King Louis XVI, Louisville's Namesake
Once known as the “Gateway to the South”, Louisville, Kentucky, is named after a French king (thus the silent “s” in the pronunciation)!
King Louis XVI is the namesake of Metro Louisville.
He was given this honor in recognition of his aid to the colonies during the American Revolution. He provided troops, supplies and naval support through a treaty he signed with American representative Benjamin Franklin.
However, King Louie’s help to America was not favorable in his native France and ultimately contributed to his country’s financial ruin.
The monarch was executed in 1793 for his role in the revolution of his own country.
Historically, King Louis XVI has been characterized as an incompetent ruler.
His wife was the infamous Marie Antoinette, whom he married as a teenager.
A statue of King Louis XVI was given to the city of Louisville from France in 1967. It was commissioned by the king’s daughter and only surviving child, Marie Thérèse-Charlotte, and sculpted in 1829.
According to "The Encyclopedia of Louisville," this marble memento of the monarch is the oldest outdoor work in the Metro area. It stands outside Louisville Metro Hall, formerly the Jefferson County Courthouse.
There are several other French influences important to Louisville history and culture.
The fleur-de-lis, the symbol of King Louis XVI, is represented in the official seal of Louisville Metro.
Montpellier, France, has been one of Louisville’s Sister Cities since 1956.
The Alliance Francaise of Louisville group helps teach French and offers cultural programs in the community.
- King Louis XVI was born Louis-Auguste on August 23, 1754, at Versailles, France. PBS.org states that the king became “known formally simply as ‘France’”. He was also known as duc de Berry.
- According to "The Encyclopedia of Louisville," naming the town of Louisville after King Louis XVI is seen as “the first official act in the genesis of the city of Louisville.” This occurred in April 1779. At the time, the land was part of Virginia territory.
- Louisville was officially chartered by the Virginia legislature in 1780.
- According to "Britannica Compton’s Encyclopedia Louisville," many of Louisville’s first settlers were French.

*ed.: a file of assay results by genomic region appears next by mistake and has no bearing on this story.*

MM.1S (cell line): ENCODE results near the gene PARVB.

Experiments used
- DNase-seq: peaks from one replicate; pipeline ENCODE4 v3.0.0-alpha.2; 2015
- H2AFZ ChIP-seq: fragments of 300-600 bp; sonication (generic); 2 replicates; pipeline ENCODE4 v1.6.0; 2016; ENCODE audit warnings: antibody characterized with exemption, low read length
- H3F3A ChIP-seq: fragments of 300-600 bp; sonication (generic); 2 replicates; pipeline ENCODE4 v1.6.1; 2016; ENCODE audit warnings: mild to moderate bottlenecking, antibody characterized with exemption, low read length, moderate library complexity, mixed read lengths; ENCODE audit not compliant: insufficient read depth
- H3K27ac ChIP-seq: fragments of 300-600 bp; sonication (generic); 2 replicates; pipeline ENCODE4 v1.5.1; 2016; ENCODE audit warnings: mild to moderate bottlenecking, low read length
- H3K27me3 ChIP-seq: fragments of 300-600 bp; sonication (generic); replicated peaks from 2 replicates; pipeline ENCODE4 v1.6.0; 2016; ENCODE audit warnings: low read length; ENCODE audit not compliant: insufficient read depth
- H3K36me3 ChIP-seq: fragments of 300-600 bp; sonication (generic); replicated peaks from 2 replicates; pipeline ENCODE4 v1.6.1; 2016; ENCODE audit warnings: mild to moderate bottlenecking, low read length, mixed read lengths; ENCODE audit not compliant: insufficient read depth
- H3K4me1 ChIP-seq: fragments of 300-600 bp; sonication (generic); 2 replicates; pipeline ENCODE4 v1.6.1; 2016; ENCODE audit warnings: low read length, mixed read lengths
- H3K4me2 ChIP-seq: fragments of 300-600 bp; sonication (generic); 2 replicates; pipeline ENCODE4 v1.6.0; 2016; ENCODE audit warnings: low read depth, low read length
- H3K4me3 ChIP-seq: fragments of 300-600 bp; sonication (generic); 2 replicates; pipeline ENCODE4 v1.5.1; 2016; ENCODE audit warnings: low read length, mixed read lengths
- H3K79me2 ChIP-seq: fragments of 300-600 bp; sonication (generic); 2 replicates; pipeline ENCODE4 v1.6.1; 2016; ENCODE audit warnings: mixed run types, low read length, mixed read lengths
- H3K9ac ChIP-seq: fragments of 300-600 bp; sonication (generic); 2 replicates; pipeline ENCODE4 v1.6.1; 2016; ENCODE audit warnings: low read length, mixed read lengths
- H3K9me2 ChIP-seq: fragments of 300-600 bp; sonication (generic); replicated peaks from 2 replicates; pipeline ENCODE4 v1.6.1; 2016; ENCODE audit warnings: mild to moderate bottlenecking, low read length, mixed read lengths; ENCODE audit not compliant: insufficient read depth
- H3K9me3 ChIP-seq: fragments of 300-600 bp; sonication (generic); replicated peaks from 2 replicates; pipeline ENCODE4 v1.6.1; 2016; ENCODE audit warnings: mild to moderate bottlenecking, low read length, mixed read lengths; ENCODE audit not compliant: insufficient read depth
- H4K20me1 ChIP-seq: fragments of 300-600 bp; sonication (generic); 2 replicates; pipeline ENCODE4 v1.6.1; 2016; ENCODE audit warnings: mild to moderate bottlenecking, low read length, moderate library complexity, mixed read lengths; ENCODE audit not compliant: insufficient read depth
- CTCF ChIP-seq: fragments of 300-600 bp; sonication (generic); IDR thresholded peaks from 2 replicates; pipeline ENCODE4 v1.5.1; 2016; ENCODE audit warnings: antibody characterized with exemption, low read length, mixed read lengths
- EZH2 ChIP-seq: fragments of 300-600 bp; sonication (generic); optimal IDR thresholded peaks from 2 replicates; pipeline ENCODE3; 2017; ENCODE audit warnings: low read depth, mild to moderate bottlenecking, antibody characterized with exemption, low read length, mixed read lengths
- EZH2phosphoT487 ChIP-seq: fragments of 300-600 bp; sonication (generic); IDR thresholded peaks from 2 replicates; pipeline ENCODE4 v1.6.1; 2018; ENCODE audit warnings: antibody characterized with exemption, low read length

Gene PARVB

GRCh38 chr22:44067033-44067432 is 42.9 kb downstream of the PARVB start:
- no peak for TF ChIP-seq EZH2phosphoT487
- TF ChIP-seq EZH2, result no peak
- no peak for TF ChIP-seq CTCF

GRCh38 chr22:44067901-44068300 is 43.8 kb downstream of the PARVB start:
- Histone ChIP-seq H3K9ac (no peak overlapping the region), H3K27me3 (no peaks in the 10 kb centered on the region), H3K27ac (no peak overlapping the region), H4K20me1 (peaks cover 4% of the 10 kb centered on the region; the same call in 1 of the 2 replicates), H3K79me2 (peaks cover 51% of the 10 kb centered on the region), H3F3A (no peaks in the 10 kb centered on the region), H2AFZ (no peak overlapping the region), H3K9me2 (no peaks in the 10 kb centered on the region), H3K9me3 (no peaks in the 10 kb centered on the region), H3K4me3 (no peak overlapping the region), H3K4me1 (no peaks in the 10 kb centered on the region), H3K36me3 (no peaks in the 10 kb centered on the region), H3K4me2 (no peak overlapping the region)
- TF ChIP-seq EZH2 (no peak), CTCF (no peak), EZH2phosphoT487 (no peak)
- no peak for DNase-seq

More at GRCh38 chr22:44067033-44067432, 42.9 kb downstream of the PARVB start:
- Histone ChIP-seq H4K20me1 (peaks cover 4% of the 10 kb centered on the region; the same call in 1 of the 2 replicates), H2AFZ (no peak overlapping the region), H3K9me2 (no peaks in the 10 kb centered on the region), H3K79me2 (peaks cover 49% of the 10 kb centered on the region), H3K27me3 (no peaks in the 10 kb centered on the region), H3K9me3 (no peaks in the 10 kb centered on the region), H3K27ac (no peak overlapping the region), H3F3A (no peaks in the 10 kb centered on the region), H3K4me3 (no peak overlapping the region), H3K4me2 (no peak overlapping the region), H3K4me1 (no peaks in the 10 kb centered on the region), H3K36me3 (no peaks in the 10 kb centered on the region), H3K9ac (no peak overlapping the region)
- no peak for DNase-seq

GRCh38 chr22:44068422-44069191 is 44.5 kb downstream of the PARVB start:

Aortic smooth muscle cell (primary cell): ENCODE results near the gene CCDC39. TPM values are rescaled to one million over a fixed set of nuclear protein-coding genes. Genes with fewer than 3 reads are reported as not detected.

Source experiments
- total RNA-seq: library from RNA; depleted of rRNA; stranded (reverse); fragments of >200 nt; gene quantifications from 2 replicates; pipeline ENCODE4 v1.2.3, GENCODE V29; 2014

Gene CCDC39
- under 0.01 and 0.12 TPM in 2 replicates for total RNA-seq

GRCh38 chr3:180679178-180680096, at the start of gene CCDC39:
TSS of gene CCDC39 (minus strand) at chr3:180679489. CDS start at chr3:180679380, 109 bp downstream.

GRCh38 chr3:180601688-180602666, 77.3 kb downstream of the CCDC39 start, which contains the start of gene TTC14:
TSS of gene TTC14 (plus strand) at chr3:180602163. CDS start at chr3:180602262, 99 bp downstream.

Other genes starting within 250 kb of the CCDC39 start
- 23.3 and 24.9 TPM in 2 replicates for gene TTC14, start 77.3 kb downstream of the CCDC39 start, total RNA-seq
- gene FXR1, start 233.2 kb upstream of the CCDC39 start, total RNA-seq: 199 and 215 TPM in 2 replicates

- The King Louis XVI statue at Louisville Metro Hall was sculpted by Achille-Joseph Valois and had to be hidden for protection during the Second French Revolution. It remained stored until 1966. The statue is 12 feet tall and weighs nine tons!
- Louisville is the largest city in the Commonwealth of Kentucky. At the 2010 census the city’s population was 741,096. (Wiki)
- Fleur-de-lis is French for “lily flower’”. It depicts a stylized lily or iris.
- The Official Seal of the City of Louisville, which was used until the city and county governments consolidated in 2003, also featured the fleur-de-lis.
- There are eight other Louisvilles in the United States: Louisville, Ala.; Louisville, Ga.; Louisville, Ill.; Louisville, Miss.; Louisville, Neb.; Louisville, Ohio; and Louisville, Tenn. Kentucky's Louisville is the only one pronounced with a silent “s”.
- According to "Almanac of American Politics," by Michael Barone, Louisville is one of only two U.S. cities named for a man who was executed. The other is St. Paul, Minnesota.
- King Louis XVI is included among the figures featured on the infamous Louisville Clock.
- A rare albino American alligator at the Louisville Zoo is named King Louie, another nod to the late French monarch.
- Program 520
- "Louisville Life" features a young claymation artist, stops to smell the roses at Wallitsch Garden Center, learns about the Louisville's namesake and more. (#520)